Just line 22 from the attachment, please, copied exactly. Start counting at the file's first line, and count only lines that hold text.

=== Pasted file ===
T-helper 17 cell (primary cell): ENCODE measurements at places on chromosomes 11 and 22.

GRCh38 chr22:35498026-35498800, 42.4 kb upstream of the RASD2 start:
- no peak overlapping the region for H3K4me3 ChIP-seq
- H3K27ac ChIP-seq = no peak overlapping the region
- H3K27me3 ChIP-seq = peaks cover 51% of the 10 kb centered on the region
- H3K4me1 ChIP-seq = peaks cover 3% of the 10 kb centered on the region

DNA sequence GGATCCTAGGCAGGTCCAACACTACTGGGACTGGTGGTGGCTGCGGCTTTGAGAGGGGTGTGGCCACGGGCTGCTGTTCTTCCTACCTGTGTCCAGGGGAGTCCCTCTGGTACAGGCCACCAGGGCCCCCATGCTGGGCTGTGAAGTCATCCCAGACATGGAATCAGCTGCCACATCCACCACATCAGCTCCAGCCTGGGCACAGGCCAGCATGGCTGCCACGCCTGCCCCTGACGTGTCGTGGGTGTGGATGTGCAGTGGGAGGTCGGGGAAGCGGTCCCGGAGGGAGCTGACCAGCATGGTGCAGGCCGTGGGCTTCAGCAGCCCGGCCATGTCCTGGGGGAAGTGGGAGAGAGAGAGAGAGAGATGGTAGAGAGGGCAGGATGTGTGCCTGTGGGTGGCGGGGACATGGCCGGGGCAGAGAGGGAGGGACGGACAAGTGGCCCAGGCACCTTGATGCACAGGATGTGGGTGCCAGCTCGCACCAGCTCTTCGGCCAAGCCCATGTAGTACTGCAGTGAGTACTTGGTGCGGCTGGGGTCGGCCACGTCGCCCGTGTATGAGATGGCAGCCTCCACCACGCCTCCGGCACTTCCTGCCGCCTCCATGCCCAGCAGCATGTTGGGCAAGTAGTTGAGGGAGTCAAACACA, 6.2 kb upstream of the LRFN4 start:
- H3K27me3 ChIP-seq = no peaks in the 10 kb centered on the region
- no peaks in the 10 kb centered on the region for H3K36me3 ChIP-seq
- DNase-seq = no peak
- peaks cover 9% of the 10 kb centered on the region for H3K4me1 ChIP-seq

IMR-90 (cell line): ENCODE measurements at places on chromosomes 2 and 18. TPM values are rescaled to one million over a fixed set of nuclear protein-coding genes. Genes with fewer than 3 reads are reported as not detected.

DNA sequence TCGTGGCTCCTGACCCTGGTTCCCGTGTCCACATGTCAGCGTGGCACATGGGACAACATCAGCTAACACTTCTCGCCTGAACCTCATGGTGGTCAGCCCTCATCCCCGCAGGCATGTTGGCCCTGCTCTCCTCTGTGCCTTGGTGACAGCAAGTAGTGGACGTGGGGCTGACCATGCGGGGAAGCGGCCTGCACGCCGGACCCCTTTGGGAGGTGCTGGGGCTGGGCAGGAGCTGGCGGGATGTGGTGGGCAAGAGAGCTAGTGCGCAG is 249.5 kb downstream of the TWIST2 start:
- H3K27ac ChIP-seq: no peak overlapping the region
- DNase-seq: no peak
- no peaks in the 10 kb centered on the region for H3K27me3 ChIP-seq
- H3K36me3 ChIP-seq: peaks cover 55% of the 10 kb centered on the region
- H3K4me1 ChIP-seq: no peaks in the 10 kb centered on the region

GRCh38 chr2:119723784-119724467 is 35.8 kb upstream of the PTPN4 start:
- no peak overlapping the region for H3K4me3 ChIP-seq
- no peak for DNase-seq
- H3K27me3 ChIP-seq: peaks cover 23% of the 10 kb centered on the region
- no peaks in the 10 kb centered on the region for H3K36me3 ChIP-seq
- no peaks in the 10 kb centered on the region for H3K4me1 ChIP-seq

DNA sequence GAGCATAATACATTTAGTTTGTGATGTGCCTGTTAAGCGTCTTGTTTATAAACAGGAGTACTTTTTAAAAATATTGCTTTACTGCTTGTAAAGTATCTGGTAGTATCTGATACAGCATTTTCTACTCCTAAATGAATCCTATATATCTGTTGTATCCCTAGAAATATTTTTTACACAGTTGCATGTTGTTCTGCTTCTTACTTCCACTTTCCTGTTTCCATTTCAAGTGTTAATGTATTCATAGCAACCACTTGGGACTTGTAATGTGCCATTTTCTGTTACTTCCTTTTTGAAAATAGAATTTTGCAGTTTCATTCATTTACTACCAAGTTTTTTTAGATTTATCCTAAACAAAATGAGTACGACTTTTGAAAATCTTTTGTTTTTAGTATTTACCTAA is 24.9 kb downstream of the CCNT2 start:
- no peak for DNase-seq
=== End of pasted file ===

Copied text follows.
- H3K27me3 ChIP-seq: peaks cover 23% of the 10 kb centered on the region